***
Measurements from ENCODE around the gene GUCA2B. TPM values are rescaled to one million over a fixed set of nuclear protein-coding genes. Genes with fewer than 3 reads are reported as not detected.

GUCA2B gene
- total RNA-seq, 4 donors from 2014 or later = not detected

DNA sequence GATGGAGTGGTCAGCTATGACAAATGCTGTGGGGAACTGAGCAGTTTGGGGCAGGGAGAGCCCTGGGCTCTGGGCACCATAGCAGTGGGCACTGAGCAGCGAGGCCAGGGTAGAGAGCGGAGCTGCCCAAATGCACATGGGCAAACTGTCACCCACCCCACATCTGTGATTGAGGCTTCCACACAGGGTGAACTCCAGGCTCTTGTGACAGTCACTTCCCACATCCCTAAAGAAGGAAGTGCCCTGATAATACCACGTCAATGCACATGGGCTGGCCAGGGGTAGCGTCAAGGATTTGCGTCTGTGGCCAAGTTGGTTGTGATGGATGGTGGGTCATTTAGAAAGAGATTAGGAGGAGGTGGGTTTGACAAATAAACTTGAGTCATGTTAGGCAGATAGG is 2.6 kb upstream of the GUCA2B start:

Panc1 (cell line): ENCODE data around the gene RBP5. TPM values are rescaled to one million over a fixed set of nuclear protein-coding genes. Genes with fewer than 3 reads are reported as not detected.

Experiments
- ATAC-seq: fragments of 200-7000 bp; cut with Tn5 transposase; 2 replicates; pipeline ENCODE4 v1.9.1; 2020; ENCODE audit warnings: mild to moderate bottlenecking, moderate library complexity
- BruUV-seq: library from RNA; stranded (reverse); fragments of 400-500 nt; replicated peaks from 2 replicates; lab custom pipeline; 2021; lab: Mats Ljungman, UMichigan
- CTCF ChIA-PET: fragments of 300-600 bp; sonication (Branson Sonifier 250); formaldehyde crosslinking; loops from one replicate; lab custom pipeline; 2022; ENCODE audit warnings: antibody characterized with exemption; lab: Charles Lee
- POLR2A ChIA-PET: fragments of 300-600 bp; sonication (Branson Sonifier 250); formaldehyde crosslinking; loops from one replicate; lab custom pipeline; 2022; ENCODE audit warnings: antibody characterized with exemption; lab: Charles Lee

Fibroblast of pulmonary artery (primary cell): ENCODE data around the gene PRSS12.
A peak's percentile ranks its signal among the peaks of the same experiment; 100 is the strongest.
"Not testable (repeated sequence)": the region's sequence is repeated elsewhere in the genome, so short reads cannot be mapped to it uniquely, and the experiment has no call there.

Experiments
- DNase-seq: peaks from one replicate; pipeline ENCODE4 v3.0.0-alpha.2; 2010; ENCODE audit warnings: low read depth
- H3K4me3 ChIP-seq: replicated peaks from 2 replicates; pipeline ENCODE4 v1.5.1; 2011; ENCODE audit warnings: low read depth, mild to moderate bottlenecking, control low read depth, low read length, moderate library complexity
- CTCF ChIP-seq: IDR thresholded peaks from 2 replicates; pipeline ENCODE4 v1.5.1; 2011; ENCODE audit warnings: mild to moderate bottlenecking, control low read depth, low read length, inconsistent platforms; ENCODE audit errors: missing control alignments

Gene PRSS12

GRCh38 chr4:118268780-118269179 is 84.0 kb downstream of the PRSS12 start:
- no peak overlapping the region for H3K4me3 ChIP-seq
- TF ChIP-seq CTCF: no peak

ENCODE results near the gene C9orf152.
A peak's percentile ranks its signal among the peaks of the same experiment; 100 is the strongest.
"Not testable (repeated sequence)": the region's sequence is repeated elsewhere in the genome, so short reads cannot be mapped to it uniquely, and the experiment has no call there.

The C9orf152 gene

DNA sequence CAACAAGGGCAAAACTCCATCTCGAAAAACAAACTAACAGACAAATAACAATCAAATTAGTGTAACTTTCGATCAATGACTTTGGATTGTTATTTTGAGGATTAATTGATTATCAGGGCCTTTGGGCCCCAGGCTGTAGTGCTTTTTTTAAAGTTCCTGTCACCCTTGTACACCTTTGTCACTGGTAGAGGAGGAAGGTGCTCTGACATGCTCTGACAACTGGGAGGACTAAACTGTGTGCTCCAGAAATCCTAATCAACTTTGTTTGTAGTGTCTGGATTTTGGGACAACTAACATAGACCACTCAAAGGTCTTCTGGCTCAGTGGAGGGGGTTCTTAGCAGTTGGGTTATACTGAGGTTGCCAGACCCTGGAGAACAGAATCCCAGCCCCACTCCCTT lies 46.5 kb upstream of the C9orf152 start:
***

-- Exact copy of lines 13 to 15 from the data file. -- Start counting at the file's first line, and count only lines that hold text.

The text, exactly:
"Not testable (repeated sequence)": the region's sequence is repeated elsewhere in the genome, so short reads cannot be mapped to it uniquely, and the experiment has no call there.

Experiments
- DNase-seq: peaks from one replicate; pipeline ENCODE4 v3.0.0-alpha.2; 2010; ENCODE audit warnings: low read depth